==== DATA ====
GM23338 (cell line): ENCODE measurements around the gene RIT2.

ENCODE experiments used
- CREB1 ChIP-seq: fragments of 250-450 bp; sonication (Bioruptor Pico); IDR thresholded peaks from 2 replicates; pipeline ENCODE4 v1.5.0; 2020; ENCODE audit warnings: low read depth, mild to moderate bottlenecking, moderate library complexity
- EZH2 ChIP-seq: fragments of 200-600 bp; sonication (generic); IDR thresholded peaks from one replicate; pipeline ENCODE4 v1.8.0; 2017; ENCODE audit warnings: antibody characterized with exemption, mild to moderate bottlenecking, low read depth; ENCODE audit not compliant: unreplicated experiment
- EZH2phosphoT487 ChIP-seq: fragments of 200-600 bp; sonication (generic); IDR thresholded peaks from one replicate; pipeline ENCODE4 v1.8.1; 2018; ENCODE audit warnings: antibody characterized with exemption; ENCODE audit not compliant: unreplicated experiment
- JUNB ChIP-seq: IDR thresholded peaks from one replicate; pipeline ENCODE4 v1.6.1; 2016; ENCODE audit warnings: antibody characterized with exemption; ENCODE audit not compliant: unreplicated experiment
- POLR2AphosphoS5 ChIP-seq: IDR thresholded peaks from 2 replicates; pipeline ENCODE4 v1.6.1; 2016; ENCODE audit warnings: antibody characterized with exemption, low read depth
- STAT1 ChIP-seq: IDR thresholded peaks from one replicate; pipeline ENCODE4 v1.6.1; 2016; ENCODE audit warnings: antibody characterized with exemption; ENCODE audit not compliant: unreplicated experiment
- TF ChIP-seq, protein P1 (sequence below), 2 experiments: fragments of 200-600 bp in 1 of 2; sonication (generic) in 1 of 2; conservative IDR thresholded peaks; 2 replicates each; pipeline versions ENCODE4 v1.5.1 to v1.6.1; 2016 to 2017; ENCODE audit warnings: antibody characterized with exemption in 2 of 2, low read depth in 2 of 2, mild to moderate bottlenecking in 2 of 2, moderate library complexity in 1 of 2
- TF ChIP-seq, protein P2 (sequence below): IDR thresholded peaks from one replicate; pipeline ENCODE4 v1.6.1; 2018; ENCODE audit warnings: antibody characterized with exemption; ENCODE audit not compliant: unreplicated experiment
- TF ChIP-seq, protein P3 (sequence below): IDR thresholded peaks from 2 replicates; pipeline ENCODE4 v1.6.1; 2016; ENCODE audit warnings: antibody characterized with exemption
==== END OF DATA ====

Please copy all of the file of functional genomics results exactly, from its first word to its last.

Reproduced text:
GM23338 (cell line): ENCODE measurements around the gene RIT2.

ENCODE experiments used
- CREB1 ChIP-seq: fragments of 250-450 bp; sonication (Bioruptor Pico); IDR thresholded peaks from 2 replicates; pipeline ENCODE4 v1.5.0; 2020; ENCODE audit warnings: low read depth, mild to moderate bottlenecking, moderate library complexity
- EZH2 ChIP-seq: fragments of 200-600 bp; sonication (generic); IDR thresholded peaks from one replicate; pipeline ENCODE4 v1.8.0; 2017; ENCODE audit warnings: antibody characterized with exemption, mild to moderate bottlenecking, low read depth; ENCODE audit not compliant: unreplicated experiment
- EZH2phosphoT487 ChIP-seq: fragments of 200-600 bp; sonication (generic); IDR thresholded peaks from one replicate; pipeline ENCODE4 v1.8.1; 2018; ENCODE audit warnings: antibody characterized with exemption; ENCODE audit not compliant: unreplicated experiment
- JUNB ChIP-seq: IDR thresholded peaks from one replicate; pipeline ENCODE4 v1.6.1; 2016; ENCODE audit warnings: antibody characterized with exemption; ENCODE audit not compliant: unreplicated experiment
- POLR2AphosphoS5 ChIP-seq: IDR thresholded peaks from 2 replicates; pipeline ENCODE4 v1.6.1; 2016; ENCODE audit warnings: antibody characterized with exemption, low read depth
- STAT1 ChIP-seq: IDR thresholded peaks from one replicate; pipeline ENCODE4 v1.6.1; 2016; ENCODE audit warnings: antibody characterized with exemption; ENCODE audit not compliant: unreplicated experiment
- TF ChIP-seq, protein P1 (sequence below), 2 experiments: fragments of 200-600 bp in 1 of 2; sonication (generic) in 1 of 2; conservative IDR thresholded peaks; 2 replicates each; pipeline versions ENCODE4 v1.5.1 to v1.6.1; 2016 to 2017; ENCODE audit warnings: antibody characterized with exemption in 2 of 2, low read depth in 2 of 2, mild to moderate bottlenecking in 2 of 2, moderate library complexity in 1 of 2
- TF ChIP-seq, protein P2 (sequence below): IDR thresholded peaks from one replicate; pipeline ENCODE4 v1.6.1; 2018; ENCODE audit warnings: antibody characterized with exemption; ENCODE audit not compliant: unreplicated experiment
- TF ChIP-seq, protein P3 (sequence below): IDR thresholded peaks from 2 replicates; pipeline ENCODE4 v1.6.1; 2016; ENCODE audit warnings: antibody characterized with exemption